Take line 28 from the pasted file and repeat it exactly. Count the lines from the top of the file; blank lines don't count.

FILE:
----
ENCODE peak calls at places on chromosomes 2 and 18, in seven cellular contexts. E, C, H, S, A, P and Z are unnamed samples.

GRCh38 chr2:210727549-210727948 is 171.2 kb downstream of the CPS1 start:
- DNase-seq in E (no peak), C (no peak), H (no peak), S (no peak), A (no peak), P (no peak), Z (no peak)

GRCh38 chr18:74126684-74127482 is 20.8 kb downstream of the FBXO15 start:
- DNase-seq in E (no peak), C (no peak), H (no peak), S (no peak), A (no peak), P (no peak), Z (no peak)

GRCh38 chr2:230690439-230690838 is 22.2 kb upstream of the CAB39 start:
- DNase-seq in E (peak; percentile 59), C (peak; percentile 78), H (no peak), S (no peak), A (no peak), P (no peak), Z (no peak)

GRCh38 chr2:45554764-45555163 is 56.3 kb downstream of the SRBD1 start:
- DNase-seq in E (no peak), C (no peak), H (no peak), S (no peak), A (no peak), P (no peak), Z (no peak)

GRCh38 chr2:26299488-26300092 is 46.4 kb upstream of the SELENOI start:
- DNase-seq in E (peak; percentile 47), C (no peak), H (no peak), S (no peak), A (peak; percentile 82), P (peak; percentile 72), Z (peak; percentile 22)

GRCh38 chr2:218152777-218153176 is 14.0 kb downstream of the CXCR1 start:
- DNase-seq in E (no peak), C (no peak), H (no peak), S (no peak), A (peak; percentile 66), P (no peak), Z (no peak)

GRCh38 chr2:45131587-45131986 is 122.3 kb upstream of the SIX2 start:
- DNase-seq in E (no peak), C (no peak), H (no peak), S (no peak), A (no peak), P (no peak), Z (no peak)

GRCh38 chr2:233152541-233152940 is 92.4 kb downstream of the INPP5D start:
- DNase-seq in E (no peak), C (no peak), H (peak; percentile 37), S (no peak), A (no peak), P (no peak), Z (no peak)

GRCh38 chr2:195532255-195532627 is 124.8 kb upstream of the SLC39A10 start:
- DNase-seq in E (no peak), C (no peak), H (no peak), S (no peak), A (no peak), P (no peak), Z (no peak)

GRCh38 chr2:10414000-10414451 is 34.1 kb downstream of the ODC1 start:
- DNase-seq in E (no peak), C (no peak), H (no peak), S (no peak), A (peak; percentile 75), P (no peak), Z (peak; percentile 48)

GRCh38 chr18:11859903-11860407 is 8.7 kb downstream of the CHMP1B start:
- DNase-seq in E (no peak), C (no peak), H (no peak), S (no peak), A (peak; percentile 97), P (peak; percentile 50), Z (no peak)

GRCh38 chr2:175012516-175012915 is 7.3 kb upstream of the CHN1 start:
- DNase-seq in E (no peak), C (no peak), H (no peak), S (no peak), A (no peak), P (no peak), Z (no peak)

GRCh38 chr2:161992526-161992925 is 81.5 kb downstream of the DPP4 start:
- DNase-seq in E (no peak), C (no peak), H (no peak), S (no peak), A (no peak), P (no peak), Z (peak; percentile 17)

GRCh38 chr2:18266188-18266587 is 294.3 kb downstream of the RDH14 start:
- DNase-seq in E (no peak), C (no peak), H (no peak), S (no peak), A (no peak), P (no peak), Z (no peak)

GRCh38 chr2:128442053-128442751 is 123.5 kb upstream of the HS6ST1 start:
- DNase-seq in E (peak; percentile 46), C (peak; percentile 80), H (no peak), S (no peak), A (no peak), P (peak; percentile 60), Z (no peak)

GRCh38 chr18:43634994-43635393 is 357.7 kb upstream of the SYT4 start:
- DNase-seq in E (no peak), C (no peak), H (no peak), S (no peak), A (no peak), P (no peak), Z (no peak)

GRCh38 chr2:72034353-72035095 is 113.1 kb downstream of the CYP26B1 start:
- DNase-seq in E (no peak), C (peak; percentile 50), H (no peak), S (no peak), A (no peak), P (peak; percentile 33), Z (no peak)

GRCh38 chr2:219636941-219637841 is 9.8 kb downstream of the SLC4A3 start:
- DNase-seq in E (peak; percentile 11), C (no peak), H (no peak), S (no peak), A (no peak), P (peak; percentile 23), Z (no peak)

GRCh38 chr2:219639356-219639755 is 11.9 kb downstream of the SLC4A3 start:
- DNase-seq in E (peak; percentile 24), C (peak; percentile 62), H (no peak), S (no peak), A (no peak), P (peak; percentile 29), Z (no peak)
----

GRCh38 chr2:18266188-18266587 is 294.3 kb downstream of the RDH14 start: